Services for Schools, Educators, and Families



As an educator, a some-time college counselor, and the parent of college-age kids, I watch with great interest the various morality plays unfolding on college campuses—many of these on so-called “elite” college campuses. Between trigger warnings, micro-aggressions, and the spread of awareness of sexual assault and harassment, students on college campuses these days are receiving a profound education in how words and actions can hurt others, an education nuanced far beyond the “sticks and stones,” “can’t say you can’t play,” and “no means no” lessons learned on playgrounds and in middle school sex ed classes.

I read about and appreciate these stories in the educational trade journals and occasionally the mainstream media. But it has occurred to me that young Americans who do not attend college, at least full time, or who do not live on college campuses are not being taught these lessons, nor are they living in communities in which their import and impact is felt on a minute-to-minute basis. The majority of young Americans, like the vast majority of their elders, do not live in a world where speech is circumscribed by worries related to micro-aggression or cultural appropriation or where each interaction is conditioned by a learned and heightened desire to not offend or frighten.

It is perhaps no wonder that the Trumps and trumpkins of our world are baffled and apparently offended by the niceties of what they sneeringly call “political correctness.” They see a special code of detailed and ever-evolving rules and principles that look to those not steeped in them like a kind of moral minuet—effete, elitist, a left-wing puritanism that looks down upon their every impulse to say or even think what they may say and think. That “p.c” might just stand first and foremost for heightened politeness and courtesy seems a foreign concept.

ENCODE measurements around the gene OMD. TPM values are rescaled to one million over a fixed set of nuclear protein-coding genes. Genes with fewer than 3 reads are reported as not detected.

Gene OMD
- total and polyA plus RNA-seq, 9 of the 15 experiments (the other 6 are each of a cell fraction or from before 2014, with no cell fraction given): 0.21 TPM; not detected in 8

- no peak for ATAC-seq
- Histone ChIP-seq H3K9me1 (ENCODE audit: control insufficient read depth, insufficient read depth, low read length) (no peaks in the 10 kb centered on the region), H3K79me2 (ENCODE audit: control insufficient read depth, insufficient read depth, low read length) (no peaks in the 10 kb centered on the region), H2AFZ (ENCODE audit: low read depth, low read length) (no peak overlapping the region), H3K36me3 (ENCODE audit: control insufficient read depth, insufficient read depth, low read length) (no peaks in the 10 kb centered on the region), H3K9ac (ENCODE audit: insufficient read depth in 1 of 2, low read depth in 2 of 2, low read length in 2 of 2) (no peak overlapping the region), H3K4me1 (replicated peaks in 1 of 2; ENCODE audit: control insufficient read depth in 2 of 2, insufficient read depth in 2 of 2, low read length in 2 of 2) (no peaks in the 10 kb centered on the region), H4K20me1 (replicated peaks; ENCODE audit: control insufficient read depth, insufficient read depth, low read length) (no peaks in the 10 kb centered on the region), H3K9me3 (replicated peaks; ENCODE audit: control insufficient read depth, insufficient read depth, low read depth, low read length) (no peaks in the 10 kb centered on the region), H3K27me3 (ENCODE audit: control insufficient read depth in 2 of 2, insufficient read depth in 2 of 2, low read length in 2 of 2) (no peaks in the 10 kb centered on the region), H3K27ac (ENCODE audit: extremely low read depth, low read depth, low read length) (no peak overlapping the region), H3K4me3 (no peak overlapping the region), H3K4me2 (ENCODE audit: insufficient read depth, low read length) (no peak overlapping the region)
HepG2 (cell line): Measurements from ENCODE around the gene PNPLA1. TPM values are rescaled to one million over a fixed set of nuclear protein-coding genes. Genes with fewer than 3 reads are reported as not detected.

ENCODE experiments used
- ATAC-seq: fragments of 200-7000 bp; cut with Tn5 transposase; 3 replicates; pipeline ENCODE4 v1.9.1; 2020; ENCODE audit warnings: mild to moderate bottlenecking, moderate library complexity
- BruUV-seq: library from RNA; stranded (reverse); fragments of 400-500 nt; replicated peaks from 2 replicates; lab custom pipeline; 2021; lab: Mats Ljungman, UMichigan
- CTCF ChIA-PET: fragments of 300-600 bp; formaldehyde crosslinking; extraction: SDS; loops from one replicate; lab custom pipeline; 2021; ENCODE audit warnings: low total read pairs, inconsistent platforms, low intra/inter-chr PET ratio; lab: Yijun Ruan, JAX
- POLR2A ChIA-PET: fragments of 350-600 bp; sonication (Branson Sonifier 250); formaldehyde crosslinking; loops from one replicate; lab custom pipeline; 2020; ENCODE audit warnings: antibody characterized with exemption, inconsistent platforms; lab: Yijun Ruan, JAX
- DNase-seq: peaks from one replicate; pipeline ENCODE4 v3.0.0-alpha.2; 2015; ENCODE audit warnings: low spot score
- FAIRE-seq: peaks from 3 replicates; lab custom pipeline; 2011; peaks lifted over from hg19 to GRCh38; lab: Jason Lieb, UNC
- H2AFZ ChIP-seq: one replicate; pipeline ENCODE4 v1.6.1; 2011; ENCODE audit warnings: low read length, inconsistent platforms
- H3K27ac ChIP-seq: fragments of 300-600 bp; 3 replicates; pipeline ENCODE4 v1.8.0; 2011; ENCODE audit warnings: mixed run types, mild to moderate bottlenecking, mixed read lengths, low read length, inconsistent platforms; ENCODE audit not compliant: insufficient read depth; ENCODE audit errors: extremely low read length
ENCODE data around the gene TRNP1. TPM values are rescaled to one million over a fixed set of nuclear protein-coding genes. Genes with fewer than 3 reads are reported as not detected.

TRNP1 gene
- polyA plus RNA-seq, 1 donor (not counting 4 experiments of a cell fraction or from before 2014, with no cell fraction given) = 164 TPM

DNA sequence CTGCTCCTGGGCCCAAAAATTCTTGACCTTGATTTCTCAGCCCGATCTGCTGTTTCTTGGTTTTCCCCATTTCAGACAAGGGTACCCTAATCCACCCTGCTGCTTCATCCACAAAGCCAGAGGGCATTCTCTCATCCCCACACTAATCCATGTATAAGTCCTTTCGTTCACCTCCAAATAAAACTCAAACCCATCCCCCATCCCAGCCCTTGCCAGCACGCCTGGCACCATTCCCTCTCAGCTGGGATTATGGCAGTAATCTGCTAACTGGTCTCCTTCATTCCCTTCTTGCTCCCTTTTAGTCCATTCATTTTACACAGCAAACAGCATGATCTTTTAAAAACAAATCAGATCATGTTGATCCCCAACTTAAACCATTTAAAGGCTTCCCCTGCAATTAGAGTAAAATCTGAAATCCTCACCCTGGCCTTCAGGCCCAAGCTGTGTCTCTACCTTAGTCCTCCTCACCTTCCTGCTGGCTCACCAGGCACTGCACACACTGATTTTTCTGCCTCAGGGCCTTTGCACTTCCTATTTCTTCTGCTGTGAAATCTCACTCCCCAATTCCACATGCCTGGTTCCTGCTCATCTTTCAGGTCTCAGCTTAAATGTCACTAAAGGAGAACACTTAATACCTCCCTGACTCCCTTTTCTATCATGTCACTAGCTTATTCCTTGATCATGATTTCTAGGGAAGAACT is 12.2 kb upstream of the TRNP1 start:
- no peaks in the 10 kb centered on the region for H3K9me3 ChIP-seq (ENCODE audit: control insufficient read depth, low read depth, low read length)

Yesterday I listened to moderately conservative Boston Globe columnist Alex Beam practically asphyxiate on his own words after he expressed in passing his preference for English as an “official” U. S. language on a public radio talk show. The liberal host judiciously left Beam to twist in the chilly wind of his own awareness of the disapproval this idea would meet from a public radio audience. Everyone got that the joke, or the onus, in this context was on Beam. But it was most assuredly a conclave—radio participants and listeners—of the educated and informed, responding to a sort of “First World” moral dilemma.

What do American college students deeply enmeshed in their controversies and conversations on sex, race, speech, and justice think when they consider the rest of their nation? Does their heightened moral awareness separate them even more from the generality of their fellow citizens? As an educated minority that is almost by definition an economically privileged minority, does their differential experience and awareness of racism and sexism and the meaning of these create yet another chasm of separation between them and the mass of the nation’s people?

Normally here I would call upon our K-12 schools to step up their educational efforts in these “nuanced” areas of political and cultural sensitivity, but it’s not entirely schools’ job and anyhow the audience here tends to be independent schools, already a self-separating “elite” (if you want to use that term) in itself. I think that the work must mostly be done by the media, both topical and pure entertainment versions, who could start by not treating issues like the renaming of college buildings, inadequate sentences for sexual assault, or the fall-out from the University of Chicago’s stance on trigger warnings et al. like the birth of a three-headed calf: exotic, rare, and with just enough of an ick factor to the general public to sell newspapers. The media could simply start asking and even reminding us when some things are really not okay to say and do.

In the meantime maybe colleges could add to their (often commendably self-imposed) tribulations in all this some education of their students on how to think about and respond to injustices and aggressions, micro and otherwise, in the world beyond their campuses. We cannot afford as a society to have any more ways in which a few people (who often look a lot like me and mine, I admit), the putatively “enlightened,” can permit themselves to look down upon and judge those who have less—be it money, power, privilege, education, or sensitivity.